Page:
Global epistasis makes adaptation predictable despite sequence-level stochasticity

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Science  27 Jun 2014:
Vol. 344, Issue 6191, pp. 1519-1522
DOI: 10.1126/science.1250939

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Clouding evolution's crystal ball

Because of a sort of mutation buffering process, different starting mutations can tend to end up with similar overall affects on an organism's fitness. Kryazhimskiy et al. evolved lines of yeast, each originating from distinct single genotypes, under the same selective regimen. A subset of clones from these adapted populations was subjected to fitness assays and sequenced. Populations with lower initial fitness, adapted more rapidly than populations with higher initial fitness, so that in the end the fitness levels were similar.

Science, this issue p. 1519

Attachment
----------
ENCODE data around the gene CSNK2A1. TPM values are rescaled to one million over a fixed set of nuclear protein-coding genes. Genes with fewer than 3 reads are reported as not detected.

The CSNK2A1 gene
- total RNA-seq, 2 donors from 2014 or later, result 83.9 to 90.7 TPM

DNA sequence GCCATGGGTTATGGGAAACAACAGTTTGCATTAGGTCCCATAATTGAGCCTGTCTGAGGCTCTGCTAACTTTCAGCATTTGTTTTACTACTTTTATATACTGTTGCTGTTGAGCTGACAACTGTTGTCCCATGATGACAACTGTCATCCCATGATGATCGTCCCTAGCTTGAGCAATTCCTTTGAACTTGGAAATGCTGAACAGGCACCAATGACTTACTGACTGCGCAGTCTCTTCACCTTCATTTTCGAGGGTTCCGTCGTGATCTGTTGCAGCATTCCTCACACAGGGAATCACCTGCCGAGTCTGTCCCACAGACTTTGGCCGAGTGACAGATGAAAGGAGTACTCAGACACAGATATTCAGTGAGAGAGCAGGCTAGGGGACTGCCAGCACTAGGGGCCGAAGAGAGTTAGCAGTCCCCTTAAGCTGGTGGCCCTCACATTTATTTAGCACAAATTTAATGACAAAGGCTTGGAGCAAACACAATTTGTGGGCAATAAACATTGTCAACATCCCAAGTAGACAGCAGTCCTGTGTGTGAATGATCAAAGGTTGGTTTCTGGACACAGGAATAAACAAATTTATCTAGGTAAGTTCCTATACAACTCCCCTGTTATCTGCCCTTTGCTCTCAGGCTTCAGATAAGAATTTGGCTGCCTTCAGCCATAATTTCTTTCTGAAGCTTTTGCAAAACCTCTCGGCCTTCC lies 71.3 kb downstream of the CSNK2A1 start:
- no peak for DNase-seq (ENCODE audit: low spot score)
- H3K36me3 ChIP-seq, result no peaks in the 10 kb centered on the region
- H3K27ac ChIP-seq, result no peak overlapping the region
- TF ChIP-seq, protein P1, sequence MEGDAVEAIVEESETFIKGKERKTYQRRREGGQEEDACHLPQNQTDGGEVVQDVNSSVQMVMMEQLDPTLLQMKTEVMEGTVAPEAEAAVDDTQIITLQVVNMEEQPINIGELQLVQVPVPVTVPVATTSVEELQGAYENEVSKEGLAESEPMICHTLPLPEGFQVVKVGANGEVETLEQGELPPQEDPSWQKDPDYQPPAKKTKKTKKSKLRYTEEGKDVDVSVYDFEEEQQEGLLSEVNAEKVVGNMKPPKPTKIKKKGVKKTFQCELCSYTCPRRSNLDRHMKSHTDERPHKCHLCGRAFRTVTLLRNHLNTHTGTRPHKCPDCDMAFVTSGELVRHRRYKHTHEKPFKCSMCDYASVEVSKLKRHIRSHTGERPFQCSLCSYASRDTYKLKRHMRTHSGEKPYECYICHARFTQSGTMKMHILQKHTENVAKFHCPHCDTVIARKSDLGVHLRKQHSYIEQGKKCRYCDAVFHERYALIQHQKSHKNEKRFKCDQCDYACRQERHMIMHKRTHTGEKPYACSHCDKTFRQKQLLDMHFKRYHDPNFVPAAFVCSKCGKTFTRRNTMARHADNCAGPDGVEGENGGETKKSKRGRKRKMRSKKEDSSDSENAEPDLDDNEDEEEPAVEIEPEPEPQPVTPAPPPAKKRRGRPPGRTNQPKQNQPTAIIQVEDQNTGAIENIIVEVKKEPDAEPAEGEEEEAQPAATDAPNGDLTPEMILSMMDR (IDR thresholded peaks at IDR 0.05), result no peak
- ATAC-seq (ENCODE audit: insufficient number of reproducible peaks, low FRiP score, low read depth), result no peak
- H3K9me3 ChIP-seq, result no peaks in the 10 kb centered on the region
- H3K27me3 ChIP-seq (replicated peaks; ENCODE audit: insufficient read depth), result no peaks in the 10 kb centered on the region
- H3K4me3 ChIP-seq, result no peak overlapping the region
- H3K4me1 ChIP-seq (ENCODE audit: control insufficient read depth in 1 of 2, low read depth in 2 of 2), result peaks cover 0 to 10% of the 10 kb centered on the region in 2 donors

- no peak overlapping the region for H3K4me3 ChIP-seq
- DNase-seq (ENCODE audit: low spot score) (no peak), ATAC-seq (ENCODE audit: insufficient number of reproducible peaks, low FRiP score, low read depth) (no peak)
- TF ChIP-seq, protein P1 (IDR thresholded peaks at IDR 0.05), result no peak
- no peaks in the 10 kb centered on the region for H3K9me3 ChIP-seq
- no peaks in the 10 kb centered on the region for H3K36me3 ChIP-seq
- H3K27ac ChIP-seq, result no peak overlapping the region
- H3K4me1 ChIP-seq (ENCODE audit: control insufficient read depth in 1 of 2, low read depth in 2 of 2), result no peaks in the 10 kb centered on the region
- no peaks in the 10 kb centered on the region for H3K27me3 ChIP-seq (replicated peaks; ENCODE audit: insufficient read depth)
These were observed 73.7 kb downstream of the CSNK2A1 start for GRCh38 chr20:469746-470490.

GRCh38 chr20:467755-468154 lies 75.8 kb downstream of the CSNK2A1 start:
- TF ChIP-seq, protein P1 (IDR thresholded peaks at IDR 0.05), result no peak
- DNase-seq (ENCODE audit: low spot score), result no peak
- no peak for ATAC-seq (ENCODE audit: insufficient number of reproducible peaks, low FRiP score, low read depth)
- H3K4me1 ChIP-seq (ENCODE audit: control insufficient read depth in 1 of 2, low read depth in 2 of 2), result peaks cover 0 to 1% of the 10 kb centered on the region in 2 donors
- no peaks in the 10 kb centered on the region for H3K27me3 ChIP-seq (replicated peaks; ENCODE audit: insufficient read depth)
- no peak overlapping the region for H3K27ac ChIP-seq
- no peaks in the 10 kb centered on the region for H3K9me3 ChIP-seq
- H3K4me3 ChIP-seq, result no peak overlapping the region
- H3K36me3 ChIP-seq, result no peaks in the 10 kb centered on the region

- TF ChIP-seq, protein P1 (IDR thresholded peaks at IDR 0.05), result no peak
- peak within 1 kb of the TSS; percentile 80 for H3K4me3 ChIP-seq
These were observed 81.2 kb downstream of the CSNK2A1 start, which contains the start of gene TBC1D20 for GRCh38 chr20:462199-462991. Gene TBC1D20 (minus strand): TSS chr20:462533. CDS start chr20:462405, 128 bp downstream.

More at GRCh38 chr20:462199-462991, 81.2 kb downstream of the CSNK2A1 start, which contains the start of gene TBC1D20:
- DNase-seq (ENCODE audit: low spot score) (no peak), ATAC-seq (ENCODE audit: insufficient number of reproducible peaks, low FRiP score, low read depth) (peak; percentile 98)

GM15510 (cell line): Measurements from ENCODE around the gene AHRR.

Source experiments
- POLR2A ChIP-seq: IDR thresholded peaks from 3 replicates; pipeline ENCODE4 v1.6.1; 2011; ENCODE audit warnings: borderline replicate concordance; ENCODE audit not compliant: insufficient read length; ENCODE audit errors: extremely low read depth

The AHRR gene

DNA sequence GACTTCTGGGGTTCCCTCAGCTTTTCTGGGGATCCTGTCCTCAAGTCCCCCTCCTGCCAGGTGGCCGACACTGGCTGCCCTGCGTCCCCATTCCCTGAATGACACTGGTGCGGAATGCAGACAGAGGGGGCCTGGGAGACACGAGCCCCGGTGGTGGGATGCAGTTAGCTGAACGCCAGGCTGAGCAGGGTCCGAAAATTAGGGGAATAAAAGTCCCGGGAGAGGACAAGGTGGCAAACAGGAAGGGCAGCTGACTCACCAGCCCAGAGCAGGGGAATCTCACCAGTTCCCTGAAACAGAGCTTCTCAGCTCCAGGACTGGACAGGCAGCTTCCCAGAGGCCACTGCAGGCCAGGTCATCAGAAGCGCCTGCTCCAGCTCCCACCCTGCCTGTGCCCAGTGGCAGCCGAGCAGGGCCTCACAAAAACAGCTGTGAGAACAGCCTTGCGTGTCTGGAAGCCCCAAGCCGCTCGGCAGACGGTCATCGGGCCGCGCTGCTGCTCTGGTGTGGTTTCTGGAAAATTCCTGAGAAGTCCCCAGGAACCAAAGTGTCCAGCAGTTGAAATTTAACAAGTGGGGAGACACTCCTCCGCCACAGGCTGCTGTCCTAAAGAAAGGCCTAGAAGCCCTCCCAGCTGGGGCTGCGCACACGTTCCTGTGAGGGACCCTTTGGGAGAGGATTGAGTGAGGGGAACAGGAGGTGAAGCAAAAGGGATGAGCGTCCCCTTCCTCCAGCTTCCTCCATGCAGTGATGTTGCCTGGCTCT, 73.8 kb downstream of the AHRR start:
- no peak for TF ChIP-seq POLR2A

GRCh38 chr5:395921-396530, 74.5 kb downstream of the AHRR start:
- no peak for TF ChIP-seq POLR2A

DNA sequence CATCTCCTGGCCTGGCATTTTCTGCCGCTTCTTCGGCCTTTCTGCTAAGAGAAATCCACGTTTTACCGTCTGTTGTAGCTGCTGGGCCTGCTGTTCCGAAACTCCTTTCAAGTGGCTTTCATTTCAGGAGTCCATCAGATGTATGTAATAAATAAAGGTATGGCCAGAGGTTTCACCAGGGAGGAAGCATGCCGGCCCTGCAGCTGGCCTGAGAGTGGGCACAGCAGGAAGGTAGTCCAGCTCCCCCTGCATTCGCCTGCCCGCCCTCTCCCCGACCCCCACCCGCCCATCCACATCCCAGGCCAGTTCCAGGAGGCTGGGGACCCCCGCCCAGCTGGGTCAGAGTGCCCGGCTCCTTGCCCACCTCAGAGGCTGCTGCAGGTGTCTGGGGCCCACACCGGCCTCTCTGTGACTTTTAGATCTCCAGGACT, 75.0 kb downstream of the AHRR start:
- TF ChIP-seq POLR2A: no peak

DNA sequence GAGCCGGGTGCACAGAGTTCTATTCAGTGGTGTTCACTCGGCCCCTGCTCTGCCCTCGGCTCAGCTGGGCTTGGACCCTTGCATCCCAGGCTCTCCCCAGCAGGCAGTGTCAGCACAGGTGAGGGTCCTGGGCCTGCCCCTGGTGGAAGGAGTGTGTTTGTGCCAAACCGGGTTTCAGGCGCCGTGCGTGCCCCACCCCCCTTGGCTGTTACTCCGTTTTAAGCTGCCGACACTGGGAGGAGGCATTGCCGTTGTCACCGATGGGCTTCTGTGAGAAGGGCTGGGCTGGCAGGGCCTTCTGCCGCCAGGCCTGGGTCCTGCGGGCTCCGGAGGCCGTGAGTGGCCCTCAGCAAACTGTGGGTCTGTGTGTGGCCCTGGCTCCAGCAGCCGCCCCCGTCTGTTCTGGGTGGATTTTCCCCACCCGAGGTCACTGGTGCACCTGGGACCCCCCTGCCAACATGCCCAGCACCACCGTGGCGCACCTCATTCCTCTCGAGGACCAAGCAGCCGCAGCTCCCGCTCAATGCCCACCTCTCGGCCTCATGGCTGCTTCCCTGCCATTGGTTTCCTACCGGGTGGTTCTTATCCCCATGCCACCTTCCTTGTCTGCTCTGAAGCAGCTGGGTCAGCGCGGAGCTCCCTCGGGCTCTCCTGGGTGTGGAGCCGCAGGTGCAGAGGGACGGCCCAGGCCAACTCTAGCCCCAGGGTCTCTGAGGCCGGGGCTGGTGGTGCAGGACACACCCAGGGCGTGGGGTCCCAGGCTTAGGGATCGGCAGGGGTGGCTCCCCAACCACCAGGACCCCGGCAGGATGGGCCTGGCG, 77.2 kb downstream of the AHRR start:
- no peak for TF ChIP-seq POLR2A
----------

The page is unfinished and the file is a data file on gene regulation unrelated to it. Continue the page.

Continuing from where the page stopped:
Epistatic interactions between mutations can make evolutionary trajectories contingent on the chance occurrence of initial mutations. We used experimental evolution in Saccharomyces cerevisiae to quantify this contingency, finding differences in adaptability among 64 closely related genotypes. Despite these differences, sequencing of 104 evolved clones showed that initial genotype did not constrain future mutational trajectories. Instead, reconstructed combinations of mutations revealed a pattern of diminishing-returns epistasis: Beneficial mutations have consistently smaller effects in fitter backgrounds. Taken together, these results show that beneficial mutations affecting a variety of biological processes are globally coupled; they interact strongly, but only through their combined effect on fitness. As a consequence, fitness evolution follows a predictable trajectory even though sequence-level adaptation is stochastic.

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